Format: Audio CD Verified Purchase
I've been listening to Fire Make Thunder for two weeks straight and it's a great follow up to 2009's Blood. Kevin Moore and Jim Matheos have created another unique addition to their catalog that easily is one of the best new prog rock releases so far in 2012. Moore's vocal style is a bit odd and hard to pinpoint, yet somehow it works......brilliantly. Matheos is a highly underrated guitarist and relies on the heavy riffs, along with creating atmosphere in key moments. Once again, Porcupine Tree's Gavin Harrison lends his machine gun drumming to this project and performs as you would expect- with precision and grace.

My highlights are "Invisible Men", which is one of the best songs they've written so far, along with the melodic "Wind Won't Howl". The album is concise and doesn't overstay its welcome, even though two songs clock in at over 7 minutes each. If you're looking for something a little different in the prog rock genre, this is for you. If you are a fan of the first 3 albums, you won't be disappointed either.
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3 of 3 people found the following review helpful By J. Grimes on May 11, 2012
Format: Audio CD Verified Purchase
Different from other outings. Give it a few cycles and it will grow on you. Blood is going to be hard to beat.
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3 of 3 people found the following review helpful By Timothy A. Redman on May 1, 2012
Format: Audio CD Verified Purchase
When you have a line-up that consists of guitarist Jim Matheos of Fates Warning, keyboard player and singer Kevin Moore of Chroma Key and ex Dream Theater, and drummer Gavin Harrison of Porcupine Tree you can be sure the results must be something special. Despite their day jobs in some of the best modern prog rock bands on the planet this is not a rock buddies vanity project. What started out as a one-off album project has continued to grow and blossom, and this is now their fourth full length album. On their previous records they roped in some other big names in prog such as Mikael Åkerfeldt (Opeth), Steven Wilson (Porcupine Tree), Joey Vera (Fates Warning) and Mike Portnoy (ex-Dream Theater) to help out, but this time everything's been played and sung by the core trio. It's a mix of ambient keyboard textures and hypnotic vocals, counterpoised by strident metal guitar. Arguably, it's their best and most cohesive record to date. They're truly progressive and original in a genre that's littered with imitators.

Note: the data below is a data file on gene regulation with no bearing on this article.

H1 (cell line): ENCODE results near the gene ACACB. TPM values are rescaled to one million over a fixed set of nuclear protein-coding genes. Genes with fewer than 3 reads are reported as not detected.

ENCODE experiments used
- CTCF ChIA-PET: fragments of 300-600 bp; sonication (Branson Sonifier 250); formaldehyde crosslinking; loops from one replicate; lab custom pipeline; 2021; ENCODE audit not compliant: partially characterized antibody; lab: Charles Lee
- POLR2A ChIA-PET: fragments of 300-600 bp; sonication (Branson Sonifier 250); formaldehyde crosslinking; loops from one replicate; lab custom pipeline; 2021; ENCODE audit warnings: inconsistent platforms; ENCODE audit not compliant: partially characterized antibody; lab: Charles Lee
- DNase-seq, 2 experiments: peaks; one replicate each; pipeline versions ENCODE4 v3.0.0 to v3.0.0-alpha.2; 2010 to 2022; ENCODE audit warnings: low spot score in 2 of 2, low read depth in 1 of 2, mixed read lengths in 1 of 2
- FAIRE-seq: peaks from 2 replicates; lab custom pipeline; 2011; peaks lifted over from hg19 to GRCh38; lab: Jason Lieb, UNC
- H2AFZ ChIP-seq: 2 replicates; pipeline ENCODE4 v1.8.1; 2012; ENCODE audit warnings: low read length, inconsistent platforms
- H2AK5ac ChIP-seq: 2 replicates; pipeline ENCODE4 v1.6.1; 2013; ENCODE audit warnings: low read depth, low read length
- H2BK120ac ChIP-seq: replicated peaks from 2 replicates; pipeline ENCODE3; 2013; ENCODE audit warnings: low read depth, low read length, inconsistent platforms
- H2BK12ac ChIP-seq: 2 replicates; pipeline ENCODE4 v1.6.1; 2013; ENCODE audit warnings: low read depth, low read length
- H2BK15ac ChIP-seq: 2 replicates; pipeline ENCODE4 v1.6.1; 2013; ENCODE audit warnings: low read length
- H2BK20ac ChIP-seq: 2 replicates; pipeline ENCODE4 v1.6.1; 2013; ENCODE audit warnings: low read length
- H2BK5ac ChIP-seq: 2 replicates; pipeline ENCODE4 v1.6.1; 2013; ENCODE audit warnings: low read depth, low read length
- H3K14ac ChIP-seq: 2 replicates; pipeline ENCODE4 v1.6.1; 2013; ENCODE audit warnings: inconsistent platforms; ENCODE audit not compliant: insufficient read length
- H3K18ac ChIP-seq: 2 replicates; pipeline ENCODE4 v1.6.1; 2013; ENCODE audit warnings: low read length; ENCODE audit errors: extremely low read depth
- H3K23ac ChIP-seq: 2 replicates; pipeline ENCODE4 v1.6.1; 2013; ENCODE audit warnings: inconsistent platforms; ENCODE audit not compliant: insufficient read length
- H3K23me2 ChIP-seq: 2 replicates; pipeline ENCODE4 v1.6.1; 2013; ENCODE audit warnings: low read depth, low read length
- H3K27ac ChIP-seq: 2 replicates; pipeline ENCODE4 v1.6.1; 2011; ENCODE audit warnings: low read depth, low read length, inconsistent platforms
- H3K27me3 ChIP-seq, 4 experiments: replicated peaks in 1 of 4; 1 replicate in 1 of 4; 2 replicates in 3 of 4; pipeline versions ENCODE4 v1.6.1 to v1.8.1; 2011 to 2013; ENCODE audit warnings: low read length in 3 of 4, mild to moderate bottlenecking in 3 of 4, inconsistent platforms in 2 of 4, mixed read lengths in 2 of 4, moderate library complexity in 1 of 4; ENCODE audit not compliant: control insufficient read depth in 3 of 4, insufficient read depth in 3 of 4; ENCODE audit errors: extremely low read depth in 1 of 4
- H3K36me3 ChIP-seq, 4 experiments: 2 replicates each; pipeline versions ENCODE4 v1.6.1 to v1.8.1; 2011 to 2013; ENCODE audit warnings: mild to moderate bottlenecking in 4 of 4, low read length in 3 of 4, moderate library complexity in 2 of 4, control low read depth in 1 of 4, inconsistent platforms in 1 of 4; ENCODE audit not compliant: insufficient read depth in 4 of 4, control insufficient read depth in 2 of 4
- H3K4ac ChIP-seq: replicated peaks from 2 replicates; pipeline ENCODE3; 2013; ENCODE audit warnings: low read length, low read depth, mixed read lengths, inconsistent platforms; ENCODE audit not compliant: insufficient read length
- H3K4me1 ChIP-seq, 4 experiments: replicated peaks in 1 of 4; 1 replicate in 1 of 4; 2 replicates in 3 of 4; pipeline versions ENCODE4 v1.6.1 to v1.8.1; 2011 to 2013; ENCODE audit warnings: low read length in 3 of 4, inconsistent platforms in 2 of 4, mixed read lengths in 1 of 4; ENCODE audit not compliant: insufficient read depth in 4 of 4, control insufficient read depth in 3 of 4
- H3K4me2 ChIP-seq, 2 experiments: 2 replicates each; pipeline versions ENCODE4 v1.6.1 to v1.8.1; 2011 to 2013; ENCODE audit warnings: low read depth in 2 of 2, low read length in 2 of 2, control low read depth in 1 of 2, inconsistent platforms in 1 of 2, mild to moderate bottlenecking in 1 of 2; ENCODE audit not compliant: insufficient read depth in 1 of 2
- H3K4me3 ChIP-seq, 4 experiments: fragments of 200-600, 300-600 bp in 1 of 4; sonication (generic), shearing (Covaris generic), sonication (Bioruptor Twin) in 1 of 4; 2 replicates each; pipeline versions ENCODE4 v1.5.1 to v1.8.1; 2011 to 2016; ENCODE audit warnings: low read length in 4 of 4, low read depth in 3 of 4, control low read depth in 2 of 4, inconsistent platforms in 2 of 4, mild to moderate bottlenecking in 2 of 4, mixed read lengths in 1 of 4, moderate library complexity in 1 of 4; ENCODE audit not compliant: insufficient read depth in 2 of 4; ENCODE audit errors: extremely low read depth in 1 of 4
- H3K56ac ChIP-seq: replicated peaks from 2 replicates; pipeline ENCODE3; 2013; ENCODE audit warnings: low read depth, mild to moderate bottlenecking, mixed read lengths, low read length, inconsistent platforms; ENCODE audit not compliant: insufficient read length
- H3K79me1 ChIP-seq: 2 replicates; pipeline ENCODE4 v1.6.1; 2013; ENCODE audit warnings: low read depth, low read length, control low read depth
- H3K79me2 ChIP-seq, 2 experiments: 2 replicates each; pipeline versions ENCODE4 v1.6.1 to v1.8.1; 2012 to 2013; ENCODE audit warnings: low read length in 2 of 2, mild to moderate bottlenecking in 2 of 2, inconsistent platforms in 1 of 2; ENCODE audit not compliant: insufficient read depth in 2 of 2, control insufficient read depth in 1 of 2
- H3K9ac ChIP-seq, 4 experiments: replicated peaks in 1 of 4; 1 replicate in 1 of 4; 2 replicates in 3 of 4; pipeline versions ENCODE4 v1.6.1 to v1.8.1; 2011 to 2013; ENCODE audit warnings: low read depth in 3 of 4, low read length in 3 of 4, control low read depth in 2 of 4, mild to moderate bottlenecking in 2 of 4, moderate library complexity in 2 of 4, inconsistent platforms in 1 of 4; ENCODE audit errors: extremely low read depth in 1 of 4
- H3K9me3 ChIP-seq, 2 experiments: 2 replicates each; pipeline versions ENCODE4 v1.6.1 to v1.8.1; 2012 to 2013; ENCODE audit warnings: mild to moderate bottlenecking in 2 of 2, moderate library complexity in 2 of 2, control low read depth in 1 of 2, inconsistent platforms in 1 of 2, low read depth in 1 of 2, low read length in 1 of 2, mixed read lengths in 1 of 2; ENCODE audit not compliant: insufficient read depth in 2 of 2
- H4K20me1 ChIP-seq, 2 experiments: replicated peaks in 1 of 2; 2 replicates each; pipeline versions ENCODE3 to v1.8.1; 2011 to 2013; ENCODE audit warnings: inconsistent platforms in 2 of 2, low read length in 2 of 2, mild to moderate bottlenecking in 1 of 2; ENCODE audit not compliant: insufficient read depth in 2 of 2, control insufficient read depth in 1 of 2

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16 of 22 people found the following review helpful By dj on March 26, 2012
Format: Audio CD
I've been with OSI since their eponymous debut album, and have enjoyed most of what I have heard so far. I own their entire discography on CD and they're in constant rotation in my car, especially "Blood," which is my favorite (including this release).

These songs offer a bit more variety in tempo and theme than their previous works, which seemed a bit more bent on giving the listener more of a heavy metal experience. I feel like Kevin Moore has finally merged Chroma Key (my favorite Kevin Moore project) with the former, heavier OSI for this album. It does not disappoint. Many tracks are mellow, like the melancholic "For Nothing" or "Indian Curse," while other tracks follow the OSI we already know well - the kind of song that, if heard while driving, will invariably result in a speeding ticket, like "Enemy Prayer" or "Big Chief II." And we even have a "progressive" exploration in the mix with the closer "Invisible Men."

Why three stars? First, while the record is enjoyable, no single song instantly grabs me and calls me back like "Go" or "The Escape Artist" did from previous albums. This doesn't mean I hate it; it just means I've heard OSI make something more catchy in previous albums. Another reason I docked a star is due to the mastering. This album teeters on the edge of clipping from over-compression and poor brickwalling, which is nearly ubiquitous anymore (especially in rock genres). I posted the official dynamic range results on the justficeforaudio.org DR Database moments ago, and it doesn't look pretty. In fact, the song "Invisible Men" often yields that tell-tale "snap crackle pop" you hear in your speakers/headphones when the waveform is clipped; specifically during the first and second crescendos.